|From Out West #31, July 1995
Mt. Rushmore cloned in Japan
By Chuck Woodbury
Once he reached South Dakota, his hosts drove him to the Black Hills and Mount Rushmore. Ominami was dazzled by Gutzon Borglum's massive sculptures.
Back home a week later, he awoke in the middle of the night with an idea to build a replica of the sculptures in his theme park. He contacted the Mount Rushmore Memorial Society with the idea. The reception was hardly enthusiastic.
"Our hearts about stopped," said Sharon Lee, secretary of the society's board of trustees. "Later, our concern was that the replica would be to scale, that all the heads would be in the right places." Ominami promised a first-class effort. He commissioned South Dakota sculptor Dale Lamphere to create a model.
Using satellite-plotted topographical maps and other state-of-the-art information, Lamphere was able to fashion a perfect scale model. A Japanese firm then fabricated the Western Village replica of Fiberglas-reinforced plastic.
Meanwhile, in South Dakota, tourism officials had now figured they'd been handed a golden egg; the Japanese, they reasoned, would surely want to cross the Pacific to see the real thing. In short order, Mr. Ominami was declared an honorary governor of South Dakota as well as an honorary citizen of Rapid City. Rapid City and Imaichi became sister cities. And Japanese travel agencies began planning travel packages to the Black Hills.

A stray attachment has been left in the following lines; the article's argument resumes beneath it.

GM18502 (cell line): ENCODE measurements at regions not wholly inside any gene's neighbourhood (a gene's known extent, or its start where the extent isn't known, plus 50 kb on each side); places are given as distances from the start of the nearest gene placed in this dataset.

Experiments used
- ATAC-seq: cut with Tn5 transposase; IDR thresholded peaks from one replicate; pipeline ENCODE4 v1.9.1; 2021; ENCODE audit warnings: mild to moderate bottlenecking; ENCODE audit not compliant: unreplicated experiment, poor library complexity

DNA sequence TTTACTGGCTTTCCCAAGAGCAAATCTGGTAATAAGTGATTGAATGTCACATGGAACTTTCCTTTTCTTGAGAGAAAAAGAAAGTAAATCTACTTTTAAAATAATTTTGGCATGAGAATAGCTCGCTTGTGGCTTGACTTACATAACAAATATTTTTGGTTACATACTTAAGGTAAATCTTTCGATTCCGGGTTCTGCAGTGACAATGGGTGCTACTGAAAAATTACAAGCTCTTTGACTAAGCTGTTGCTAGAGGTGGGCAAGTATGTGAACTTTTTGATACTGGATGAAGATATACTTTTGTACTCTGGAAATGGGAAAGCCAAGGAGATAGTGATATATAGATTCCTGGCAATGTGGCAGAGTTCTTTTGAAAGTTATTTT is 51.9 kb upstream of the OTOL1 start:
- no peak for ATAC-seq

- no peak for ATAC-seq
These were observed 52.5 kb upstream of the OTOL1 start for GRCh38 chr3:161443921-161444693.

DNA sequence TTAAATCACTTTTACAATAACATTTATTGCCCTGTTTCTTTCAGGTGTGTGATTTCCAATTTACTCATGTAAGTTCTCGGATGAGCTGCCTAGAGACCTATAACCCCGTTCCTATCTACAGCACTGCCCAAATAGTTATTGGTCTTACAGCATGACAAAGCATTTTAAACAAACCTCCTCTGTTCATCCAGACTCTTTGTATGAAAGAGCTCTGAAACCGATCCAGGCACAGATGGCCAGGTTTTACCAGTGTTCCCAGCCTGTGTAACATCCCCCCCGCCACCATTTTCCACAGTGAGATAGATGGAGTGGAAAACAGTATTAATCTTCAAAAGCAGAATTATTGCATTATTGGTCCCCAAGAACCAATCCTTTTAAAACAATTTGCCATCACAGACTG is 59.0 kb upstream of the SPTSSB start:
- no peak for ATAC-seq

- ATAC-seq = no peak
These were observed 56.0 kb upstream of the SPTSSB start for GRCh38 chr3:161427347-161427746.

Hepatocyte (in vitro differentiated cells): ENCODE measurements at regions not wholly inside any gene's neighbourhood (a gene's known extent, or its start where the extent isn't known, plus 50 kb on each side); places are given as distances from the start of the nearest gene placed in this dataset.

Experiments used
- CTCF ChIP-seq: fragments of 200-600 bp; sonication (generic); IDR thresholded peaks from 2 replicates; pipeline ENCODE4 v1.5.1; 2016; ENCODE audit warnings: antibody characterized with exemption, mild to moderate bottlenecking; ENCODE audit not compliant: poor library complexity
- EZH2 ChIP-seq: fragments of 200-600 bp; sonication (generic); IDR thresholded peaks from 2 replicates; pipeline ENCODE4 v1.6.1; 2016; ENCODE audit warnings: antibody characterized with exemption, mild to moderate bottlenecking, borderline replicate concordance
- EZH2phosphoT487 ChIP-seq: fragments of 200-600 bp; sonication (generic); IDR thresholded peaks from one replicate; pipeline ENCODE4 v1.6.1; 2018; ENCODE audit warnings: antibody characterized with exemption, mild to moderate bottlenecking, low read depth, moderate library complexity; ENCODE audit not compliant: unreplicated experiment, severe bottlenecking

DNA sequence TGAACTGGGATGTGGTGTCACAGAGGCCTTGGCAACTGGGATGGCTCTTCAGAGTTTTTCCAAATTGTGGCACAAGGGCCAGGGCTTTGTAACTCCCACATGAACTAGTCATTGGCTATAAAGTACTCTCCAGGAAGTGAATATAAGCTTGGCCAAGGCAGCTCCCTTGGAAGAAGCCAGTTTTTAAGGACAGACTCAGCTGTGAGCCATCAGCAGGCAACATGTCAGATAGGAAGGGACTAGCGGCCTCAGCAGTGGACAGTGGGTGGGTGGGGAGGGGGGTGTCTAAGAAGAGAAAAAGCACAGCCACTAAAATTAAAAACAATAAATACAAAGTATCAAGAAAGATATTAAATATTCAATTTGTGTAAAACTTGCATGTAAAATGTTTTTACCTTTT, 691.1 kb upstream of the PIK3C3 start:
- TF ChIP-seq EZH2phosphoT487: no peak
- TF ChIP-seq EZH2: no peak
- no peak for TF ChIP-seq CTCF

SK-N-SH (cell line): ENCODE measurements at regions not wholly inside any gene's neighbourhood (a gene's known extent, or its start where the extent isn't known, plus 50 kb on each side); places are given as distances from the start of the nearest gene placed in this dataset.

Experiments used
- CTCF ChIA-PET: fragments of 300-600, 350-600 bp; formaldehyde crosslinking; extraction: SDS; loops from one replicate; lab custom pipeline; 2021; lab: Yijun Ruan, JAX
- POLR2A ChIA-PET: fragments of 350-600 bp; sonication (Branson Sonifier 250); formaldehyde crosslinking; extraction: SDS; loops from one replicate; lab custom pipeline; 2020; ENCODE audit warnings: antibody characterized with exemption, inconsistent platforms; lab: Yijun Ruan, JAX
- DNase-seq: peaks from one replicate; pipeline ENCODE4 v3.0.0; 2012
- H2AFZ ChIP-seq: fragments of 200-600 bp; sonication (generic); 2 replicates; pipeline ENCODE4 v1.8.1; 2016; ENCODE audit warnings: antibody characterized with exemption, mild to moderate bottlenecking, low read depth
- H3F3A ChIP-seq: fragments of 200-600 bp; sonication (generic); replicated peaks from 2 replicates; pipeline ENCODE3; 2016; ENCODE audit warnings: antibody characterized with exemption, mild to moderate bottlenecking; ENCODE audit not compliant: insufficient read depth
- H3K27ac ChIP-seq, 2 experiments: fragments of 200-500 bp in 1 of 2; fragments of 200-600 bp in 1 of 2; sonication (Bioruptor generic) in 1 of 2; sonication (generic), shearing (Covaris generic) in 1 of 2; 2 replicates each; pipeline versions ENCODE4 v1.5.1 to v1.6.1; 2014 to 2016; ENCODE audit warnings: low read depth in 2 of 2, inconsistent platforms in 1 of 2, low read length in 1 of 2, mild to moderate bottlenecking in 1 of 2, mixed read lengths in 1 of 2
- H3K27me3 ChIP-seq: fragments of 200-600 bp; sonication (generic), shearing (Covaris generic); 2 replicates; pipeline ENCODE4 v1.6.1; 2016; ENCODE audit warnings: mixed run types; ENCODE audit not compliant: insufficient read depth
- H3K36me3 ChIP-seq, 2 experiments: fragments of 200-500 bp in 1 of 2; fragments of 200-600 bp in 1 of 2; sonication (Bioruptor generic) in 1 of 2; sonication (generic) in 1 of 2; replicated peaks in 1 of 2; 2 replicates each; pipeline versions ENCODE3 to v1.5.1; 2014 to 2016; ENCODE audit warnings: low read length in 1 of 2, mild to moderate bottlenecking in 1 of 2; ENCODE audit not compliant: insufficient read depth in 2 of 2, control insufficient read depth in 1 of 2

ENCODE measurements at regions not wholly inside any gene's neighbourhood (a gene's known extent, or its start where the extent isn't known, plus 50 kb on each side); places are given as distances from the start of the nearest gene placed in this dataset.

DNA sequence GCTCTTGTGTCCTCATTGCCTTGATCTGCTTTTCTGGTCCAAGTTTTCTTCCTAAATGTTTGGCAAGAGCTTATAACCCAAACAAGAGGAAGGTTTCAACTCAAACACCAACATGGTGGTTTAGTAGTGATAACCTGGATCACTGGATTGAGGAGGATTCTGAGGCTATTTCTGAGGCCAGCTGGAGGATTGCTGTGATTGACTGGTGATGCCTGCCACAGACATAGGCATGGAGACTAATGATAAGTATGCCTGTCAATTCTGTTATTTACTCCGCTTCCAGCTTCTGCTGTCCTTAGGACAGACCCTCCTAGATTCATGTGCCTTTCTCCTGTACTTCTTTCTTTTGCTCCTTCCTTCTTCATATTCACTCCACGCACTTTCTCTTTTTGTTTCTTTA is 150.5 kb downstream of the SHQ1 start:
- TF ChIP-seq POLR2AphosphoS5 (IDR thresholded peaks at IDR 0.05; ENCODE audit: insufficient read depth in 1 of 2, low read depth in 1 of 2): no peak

In May (1995), the 82-foot-high replica was unveiled to a gathering of 150 members of the Japanese media, plus three reigning Miss South Dakotas (all winnners of different contests), five Dakota Sioux, the mayor of Rapid City, South Dakota's lieutenant governor, and about 500 Japanese dignitaries. A U.S. Navy band played "Stars and Stripes Forever" and a Shinto priest blessed the mountain.
Above it all, George, Tom, Teddy and Abe gazed into the distance, over the bullet-train tracks and across the busy highway, their images flawlessly replicating sculptor Gutzon Borglum's originals.
Kenichi Ominami shook hands, bowed and accepted congratulations. "There's a saying in Japanese that passions will move mountains," he said. "In my case, passion has built a mountain."
©2002 by Out West Newspaper
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